Is It Worthwhile to Purchase Additional Insurance?
It depends on your circumstances and budget, not to mention what exactly it is you’re protecting. If you happen to own a lot of fancy electronics, paintings by Monet, or other collectibles, obtaining extra protection for those items is a smart idea.
That’s because a basic renters insurance policy may have limited coverage for big ticket items. So if your Rolex watch was stolen, you’d be in dire straits and wouldn’t receive a payout for the full loss. Additional insurance or a rider can help bridge that gap.
Likewise, while $100,000 in liability insurance coverage may sound like a lot, it won’t cover all events or injuries. It’s possible for a friend’s medical bills, for example, to exceed your policy limit.
Every policy has its limitations, so if you’re nervous, buying additional liability insurance may be a wise choice, especially if your total assets are worth more than $100,000. That way, there’s no risk of a plaintiff being able to go after your cash or property.
Pro Tip: Don’t worry too much about the cost of a renters policy. According to the Insurance Information Institute, the average renters insurance premium runs $174 annually. That’s less than $15 per month. Bumping up your liability protection will only increase your monthly premium by a few dollars.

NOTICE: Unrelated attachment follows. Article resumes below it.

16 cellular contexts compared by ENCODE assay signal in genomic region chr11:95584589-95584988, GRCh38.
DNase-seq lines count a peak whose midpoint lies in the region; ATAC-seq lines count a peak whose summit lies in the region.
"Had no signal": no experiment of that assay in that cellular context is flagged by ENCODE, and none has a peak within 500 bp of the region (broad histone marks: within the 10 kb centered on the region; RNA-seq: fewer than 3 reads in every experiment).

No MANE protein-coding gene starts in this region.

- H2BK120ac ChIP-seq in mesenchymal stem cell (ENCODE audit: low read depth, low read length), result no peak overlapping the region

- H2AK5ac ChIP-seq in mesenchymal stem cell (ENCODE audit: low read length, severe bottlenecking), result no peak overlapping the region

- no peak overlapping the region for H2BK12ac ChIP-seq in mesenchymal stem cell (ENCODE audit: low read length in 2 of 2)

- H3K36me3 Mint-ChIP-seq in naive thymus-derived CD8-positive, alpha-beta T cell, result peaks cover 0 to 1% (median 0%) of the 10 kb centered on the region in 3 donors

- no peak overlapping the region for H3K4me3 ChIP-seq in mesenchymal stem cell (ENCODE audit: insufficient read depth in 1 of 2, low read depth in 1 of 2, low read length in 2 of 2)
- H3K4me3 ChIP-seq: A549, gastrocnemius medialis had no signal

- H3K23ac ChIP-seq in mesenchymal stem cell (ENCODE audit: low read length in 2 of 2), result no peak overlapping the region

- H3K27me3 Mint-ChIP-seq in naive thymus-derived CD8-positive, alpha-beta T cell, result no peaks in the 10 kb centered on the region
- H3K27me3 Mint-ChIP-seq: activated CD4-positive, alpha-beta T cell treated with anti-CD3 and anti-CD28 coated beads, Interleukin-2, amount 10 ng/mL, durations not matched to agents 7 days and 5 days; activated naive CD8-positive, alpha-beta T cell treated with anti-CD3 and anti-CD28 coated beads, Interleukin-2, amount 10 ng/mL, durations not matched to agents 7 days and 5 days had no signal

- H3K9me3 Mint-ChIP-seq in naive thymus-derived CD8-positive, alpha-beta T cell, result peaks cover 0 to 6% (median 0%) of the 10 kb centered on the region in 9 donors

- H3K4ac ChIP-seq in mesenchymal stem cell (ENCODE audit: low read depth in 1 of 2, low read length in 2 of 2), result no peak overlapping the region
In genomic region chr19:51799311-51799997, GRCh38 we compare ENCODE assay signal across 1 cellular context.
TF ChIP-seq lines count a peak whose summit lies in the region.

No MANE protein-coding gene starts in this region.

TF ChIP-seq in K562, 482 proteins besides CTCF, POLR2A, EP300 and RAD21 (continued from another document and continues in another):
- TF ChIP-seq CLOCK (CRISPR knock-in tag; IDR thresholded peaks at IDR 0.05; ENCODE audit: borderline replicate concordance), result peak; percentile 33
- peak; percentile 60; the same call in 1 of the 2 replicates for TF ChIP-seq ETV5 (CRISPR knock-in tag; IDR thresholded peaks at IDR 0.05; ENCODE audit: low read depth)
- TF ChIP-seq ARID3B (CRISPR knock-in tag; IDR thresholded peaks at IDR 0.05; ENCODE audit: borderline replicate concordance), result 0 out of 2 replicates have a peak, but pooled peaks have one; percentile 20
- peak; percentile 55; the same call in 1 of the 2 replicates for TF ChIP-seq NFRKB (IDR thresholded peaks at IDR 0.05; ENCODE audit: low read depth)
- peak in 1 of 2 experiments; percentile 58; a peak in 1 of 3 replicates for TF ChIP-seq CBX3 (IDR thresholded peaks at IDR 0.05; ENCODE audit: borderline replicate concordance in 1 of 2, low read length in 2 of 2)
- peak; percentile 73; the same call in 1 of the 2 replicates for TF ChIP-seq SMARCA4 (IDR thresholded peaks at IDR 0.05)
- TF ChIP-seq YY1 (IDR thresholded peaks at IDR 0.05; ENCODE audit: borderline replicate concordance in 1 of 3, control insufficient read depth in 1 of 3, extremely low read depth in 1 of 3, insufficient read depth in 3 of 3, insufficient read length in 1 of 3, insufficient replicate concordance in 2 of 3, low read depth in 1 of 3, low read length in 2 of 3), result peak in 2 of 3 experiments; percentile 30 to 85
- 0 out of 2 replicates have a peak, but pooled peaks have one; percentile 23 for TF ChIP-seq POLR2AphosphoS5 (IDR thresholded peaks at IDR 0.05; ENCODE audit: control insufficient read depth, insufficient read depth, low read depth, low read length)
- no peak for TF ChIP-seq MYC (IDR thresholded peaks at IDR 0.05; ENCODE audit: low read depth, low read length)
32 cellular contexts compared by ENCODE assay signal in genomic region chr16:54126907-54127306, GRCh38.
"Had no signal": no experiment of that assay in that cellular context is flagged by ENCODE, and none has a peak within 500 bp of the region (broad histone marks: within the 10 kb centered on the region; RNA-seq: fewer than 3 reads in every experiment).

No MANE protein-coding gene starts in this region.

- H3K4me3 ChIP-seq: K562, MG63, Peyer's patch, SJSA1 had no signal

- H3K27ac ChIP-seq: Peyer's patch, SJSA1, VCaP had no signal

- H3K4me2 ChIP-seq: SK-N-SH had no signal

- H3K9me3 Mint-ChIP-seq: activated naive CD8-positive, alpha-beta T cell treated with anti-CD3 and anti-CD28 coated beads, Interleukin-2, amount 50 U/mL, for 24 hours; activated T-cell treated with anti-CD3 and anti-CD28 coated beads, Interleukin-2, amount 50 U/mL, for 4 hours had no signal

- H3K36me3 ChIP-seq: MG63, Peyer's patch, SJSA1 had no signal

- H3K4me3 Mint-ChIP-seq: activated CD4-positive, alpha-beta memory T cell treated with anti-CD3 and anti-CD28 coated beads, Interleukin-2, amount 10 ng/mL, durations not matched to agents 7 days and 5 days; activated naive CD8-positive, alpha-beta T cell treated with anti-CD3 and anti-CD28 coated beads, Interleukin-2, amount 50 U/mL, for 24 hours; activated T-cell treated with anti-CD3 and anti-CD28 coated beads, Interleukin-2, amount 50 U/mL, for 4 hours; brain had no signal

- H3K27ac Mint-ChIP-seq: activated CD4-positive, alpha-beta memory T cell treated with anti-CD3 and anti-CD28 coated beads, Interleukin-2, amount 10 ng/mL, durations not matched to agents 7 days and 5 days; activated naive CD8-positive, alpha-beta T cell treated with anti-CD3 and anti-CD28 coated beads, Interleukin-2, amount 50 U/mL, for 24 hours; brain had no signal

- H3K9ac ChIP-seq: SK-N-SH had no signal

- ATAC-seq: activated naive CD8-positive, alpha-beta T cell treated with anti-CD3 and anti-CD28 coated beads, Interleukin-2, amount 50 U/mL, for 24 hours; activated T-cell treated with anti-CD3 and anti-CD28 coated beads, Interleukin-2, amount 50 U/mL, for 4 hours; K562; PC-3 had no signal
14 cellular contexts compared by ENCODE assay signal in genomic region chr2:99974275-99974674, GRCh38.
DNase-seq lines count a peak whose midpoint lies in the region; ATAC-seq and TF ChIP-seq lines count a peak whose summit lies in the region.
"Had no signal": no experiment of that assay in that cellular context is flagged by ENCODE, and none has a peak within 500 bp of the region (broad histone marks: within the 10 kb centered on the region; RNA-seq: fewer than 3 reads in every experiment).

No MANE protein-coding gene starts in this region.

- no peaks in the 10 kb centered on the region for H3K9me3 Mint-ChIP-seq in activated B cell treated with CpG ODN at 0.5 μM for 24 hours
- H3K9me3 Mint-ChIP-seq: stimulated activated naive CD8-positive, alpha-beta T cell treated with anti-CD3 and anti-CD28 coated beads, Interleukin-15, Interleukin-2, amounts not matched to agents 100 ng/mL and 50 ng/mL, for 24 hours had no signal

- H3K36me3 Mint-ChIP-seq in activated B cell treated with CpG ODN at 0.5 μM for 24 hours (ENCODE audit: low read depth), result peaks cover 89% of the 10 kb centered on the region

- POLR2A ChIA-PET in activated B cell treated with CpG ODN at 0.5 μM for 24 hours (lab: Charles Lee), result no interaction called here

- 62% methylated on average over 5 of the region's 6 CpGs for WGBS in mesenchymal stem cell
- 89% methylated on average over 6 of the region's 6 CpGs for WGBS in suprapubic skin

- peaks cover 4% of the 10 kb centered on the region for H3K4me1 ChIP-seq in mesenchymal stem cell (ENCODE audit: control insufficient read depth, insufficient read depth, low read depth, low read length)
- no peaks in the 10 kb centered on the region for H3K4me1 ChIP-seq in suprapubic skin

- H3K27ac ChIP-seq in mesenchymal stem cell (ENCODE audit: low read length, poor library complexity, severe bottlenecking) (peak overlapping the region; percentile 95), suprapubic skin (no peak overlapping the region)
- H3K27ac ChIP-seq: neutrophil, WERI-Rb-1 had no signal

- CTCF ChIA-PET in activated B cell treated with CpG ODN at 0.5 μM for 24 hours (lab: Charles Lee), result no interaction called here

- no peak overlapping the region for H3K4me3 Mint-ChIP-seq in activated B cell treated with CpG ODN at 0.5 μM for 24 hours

Ensure Your Rental Property is Protected with Marble
The only things true about life are death and taxes. Beyond that, everything is up in the air! Fortunately, you can prepare for the inevitable by purchasing insurance. The Marble Marketplace makes shopping for renters insurance easy. You can compare renters insurance quotes from multiple insurance companies, and then you can manage all of your policies via a single dashboard — all while earning rewards. Get started today!